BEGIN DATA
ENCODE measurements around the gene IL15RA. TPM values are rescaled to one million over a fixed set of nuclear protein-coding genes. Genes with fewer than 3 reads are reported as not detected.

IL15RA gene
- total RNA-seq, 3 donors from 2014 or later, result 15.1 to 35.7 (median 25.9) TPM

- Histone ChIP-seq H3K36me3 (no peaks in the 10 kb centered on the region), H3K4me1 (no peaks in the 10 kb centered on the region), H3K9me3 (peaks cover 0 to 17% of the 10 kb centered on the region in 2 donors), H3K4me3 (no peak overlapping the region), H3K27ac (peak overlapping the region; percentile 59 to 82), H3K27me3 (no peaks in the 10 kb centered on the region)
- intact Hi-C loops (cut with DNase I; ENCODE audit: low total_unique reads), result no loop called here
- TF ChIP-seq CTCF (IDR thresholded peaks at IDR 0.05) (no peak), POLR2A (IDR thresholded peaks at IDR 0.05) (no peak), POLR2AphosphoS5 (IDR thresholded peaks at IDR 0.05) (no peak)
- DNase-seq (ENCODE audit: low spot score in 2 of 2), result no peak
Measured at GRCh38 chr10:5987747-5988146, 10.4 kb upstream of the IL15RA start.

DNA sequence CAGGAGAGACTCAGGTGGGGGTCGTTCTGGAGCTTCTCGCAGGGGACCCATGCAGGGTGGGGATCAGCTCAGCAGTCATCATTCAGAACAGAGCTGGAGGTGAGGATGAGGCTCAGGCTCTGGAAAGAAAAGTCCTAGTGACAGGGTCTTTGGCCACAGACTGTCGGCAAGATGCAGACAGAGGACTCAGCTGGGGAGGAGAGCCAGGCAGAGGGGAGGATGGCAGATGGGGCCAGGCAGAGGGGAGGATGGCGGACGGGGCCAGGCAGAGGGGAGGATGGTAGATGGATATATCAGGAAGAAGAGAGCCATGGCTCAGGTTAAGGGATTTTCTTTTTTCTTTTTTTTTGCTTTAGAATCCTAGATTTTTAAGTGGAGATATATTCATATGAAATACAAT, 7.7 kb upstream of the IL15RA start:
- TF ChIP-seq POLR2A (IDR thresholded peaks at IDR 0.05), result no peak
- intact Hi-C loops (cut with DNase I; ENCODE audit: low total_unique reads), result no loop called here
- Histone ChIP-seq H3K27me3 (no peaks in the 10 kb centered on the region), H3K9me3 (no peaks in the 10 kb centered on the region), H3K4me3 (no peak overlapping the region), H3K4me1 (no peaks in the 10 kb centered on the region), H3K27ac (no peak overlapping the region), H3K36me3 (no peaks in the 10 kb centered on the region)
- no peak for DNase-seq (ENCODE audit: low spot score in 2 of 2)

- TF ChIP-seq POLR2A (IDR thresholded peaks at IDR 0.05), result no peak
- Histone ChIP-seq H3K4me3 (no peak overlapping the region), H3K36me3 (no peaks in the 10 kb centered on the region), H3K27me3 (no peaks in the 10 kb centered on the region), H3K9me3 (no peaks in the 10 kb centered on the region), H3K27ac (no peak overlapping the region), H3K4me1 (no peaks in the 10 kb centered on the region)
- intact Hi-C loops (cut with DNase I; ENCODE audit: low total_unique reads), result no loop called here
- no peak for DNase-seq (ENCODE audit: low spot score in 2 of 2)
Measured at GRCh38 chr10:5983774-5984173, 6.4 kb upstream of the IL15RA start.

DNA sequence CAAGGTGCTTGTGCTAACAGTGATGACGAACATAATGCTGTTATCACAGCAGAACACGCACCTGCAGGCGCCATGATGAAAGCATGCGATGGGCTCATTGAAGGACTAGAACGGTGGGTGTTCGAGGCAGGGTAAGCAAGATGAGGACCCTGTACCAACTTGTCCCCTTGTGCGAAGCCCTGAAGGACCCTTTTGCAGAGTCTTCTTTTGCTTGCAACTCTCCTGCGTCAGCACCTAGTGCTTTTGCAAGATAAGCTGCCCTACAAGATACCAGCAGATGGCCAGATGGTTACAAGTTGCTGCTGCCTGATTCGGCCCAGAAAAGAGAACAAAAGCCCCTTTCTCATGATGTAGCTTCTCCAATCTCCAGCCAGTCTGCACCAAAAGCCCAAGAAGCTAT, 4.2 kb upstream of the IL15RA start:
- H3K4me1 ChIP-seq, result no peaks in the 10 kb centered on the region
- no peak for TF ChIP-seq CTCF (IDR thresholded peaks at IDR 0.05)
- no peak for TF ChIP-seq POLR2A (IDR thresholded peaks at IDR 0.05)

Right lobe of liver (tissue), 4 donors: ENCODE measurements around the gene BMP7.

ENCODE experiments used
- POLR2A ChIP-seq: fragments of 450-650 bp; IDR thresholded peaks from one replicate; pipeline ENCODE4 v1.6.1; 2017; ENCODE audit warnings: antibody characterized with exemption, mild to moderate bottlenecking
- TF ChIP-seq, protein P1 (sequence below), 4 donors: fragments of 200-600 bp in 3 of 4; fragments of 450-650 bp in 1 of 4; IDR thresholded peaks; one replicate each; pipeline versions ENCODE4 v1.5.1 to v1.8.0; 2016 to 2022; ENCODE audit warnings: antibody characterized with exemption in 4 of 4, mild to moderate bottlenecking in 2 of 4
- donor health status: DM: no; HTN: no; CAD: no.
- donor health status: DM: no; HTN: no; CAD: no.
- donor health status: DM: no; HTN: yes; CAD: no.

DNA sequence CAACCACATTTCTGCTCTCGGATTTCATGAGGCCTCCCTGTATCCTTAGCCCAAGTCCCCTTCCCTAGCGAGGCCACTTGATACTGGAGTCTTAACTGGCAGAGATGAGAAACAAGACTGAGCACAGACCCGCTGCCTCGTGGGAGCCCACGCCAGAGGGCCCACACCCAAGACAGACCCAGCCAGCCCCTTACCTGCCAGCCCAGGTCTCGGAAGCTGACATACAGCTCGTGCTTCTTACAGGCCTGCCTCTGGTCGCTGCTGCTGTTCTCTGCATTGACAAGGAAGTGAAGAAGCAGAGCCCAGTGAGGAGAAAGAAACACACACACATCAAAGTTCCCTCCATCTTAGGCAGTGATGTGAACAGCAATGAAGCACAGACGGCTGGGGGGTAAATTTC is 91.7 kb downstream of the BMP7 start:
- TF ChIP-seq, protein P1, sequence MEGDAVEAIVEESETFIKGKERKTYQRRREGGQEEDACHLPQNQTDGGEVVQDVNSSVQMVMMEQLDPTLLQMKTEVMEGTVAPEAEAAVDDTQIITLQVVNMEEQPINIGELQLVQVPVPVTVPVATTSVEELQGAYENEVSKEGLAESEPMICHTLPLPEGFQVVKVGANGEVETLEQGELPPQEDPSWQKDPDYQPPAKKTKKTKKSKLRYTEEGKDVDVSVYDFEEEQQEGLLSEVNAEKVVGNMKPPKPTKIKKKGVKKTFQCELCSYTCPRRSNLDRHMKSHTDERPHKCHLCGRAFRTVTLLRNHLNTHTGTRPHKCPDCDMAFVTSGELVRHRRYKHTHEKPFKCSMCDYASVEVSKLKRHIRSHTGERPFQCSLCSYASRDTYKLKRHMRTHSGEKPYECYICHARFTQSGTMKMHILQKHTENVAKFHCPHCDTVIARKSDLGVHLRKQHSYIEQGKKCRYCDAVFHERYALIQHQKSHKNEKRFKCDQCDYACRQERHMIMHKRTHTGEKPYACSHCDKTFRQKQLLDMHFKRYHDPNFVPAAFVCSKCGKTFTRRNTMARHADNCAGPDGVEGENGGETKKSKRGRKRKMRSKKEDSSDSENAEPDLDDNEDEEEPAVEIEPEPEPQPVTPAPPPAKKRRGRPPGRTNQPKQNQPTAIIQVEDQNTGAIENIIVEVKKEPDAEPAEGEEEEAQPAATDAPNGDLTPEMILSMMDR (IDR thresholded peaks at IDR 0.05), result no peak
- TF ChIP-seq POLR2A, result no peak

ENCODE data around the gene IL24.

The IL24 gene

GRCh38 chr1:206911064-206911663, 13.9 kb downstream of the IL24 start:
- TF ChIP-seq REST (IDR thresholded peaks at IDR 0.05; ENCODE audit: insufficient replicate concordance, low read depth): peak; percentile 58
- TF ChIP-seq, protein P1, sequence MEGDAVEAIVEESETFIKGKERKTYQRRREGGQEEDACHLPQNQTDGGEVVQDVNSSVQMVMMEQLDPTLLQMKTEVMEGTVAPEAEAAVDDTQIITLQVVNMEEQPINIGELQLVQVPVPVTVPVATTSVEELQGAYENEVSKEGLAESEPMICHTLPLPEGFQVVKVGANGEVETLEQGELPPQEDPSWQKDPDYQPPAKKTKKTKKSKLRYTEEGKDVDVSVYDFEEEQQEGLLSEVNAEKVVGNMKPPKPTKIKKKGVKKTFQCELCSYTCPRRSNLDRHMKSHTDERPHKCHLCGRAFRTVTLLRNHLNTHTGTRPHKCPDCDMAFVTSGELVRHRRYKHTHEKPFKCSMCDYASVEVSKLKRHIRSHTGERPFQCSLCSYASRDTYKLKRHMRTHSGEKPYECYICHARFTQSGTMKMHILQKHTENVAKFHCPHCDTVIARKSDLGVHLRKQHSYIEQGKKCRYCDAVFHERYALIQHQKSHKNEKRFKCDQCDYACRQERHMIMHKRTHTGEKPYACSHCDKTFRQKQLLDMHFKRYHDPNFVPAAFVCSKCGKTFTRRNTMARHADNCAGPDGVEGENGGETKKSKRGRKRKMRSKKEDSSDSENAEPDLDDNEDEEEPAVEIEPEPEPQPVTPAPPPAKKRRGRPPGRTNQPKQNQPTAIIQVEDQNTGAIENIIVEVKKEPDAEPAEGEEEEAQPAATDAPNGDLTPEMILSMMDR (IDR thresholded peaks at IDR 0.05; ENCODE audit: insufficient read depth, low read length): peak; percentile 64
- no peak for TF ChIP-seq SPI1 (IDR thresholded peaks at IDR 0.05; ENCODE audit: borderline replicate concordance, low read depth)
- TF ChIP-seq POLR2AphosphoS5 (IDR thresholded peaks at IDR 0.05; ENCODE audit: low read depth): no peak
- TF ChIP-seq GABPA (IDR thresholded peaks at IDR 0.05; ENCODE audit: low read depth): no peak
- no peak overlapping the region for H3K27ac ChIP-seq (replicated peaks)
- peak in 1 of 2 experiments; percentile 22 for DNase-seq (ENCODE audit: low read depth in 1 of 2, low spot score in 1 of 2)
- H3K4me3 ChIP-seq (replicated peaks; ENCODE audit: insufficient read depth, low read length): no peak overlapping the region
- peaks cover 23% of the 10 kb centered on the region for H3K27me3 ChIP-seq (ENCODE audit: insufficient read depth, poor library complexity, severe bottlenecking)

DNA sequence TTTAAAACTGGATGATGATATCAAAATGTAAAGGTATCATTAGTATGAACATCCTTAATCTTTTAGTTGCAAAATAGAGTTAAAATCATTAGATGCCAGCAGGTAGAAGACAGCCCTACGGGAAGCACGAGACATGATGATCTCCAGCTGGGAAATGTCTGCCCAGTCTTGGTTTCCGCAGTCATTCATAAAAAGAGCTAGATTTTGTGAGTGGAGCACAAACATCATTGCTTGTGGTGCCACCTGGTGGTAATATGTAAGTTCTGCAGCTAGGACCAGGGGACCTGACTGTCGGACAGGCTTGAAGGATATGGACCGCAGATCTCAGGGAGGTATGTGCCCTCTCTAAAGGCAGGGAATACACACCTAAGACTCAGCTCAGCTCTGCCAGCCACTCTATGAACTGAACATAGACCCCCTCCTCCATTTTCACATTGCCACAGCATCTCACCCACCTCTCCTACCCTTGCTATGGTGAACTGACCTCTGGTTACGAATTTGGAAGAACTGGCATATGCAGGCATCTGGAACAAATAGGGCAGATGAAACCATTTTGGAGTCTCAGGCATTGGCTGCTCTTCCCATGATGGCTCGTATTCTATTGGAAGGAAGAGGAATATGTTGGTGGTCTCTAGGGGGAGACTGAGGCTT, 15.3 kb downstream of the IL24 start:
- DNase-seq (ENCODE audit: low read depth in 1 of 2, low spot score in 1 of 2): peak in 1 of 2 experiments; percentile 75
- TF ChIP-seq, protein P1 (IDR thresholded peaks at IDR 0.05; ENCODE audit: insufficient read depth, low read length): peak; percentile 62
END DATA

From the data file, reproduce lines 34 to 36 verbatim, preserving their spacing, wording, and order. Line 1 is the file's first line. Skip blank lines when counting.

The IL24 gene

GRCh38 chr1:206911064-206911663, 13.9 kb downstream of the IL24 start:
- TF ChIP-seq REST (IDR thresholded peaks at IDR 0.05; ENCODE audit: insufficient replicate concordance, low read depth): peak; percentile 58